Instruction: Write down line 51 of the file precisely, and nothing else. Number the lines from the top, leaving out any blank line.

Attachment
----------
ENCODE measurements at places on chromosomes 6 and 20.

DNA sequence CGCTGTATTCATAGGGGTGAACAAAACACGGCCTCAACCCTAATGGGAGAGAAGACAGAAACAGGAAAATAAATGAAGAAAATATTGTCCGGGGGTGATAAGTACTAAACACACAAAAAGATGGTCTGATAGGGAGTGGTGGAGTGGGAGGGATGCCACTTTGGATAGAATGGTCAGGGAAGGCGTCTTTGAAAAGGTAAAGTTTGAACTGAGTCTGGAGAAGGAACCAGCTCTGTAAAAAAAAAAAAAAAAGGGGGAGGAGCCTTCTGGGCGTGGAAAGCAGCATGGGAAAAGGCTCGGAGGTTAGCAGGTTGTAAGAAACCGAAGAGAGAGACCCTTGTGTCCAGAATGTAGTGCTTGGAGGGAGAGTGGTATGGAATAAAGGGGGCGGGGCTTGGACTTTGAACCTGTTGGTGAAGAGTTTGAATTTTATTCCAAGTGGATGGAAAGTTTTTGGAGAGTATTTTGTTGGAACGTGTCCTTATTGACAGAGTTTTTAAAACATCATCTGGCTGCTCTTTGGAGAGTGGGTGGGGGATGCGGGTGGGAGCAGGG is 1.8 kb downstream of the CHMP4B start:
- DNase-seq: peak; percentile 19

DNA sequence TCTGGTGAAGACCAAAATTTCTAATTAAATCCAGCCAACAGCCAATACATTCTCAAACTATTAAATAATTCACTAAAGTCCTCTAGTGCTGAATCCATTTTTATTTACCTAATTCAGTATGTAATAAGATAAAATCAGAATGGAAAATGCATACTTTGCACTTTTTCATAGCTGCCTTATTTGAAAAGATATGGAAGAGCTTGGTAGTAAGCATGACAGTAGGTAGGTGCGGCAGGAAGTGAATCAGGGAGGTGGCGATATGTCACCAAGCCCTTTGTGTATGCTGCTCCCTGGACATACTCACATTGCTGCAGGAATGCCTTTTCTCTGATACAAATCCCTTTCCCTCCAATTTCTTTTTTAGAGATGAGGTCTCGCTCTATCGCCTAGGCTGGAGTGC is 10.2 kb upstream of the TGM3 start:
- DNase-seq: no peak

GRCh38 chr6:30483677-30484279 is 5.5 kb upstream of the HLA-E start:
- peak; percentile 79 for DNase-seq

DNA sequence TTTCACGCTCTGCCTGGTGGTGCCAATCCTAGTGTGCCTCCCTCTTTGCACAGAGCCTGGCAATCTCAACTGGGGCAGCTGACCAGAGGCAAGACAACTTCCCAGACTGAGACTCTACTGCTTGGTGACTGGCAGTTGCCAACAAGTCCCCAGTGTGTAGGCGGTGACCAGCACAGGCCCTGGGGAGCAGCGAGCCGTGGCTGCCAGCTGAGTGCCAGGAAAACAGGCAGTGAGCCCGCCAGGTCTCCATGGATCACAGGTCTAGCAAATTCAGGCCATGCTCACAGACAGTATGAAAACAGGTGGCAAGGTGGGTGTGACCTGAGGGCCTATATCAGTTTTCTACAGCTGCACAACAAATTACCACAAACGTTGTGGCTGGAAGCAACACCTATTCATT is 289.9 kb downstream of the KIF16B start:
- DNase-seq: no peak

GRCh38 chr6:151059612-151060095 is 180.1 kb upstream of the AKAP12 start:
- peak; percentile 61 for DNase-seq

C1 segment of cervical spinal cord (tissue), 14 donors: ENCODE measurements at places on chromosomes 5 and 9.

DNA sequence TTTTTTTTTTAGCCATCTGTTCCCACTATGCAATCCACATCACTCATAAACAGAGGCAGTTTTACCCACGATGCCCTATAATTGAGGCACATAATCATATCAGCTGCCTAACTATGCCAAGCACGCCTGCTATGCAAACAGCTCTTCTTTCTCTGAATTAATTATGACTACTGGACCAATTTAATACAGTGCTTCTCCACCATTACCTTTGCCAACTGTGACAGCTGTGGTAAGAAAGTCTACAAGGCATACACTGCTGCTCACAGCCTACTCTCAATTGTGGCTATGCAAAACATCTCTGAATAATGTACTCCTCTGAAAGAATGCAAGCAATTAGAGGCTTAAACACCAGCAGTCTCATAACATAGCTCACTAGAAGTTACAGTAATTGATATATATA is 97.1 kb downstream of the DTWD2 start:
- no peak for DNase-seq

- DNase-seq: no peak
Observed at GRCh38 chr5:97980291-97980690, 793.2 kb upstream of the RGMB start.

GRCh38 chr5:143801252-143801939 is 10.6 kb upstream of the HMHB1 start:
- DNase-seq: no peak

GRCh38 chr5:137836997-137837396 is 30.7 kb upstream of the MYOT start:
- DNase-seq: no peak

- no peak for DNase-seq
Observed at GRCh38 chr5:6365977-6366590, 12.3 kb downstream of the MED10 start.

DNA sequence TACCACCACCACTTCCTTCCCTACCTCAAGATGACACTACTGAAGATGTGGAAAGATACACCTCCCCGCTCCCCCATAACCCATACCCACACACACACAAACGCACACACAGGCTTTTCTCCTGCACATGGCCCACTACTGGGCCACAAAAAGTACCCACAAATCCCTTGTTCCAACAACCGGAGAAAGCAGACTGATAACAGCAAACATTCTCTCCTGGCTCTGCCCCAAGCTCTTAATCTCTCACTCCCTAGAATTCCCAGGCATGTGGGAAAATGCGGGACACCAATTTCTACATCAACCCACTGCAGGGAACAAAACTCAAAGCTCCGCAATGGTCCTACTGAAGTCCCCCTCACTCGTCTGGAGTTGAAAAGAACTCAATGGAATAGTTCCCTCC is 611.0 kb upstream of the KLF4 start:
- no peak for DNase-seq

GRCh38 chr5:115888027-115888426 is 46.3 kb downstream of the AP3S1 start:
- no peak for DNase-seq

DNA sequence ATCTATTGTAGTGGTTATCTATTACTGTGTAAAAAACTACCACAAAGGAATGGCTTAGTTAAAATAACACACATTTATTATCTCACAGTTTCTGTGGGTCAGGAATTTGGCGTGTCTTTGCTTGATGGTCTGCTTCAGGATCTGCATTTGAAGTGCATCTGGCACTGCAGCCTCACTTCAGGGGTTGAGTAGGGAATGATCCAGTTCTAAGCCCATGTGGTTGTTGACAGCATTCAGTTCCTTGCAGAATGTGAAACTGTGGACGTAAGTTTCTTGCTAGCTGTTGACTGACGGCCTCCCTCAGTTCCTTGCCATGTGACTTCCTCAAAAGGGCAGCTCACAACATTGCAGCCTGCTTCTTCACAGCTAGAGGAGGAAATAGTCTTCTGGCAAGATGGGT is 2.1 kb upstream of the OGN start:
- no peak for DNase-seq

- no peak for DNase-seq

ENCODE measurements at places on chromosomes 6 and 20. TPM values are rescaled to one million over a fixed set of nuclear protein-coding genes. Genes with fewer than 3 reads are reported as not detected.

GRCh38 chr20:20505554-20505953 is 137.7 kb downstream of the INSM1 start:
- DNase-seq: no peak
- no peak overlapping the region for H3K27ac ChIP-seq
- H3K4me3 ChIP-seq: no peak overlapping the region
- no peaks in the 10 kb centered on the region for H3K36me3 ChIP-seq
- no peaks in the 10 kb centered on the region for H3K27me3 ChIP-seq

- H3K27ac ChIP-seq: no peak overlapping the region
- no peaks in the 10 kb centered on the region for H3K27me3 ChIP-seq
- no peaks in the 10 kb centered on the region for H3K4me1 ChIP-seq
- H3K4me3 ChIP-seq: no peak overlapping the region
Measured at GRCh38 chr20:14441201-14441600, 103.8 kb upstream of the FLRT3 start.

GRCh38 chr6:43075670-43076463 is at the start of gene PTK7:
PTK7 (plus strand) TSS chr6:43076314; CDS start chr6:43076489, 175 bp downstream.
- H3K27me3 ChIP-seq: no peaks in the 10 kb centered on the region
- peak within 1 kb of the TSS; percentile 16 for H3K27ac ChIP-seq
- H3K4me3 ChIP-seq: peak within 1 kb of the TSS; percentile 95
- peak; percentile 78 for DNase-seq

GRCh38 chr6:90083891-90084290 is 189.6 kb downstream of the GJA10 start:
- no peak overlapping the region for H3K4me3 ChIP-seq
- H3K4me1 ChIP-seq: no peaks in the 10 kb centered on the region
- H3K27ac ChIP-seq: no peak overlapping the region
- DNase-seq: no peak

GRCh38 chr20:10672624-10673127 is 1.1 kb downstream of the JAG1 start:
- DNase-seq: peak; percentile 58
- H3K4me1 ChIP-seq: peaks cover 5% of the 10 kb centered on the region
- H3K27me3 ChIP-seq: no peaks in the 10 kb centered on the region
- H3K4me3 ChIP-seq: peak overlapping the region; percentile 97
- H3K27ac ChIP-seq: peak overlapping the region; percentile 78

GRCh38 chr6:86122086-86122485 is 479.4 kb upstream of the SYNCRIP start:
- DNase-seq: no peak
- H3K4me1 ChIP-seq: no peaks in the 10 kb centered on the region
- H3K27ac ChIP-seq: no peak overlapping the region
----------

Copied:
- H3K27ac ChIP-seq: no peak overlapping the region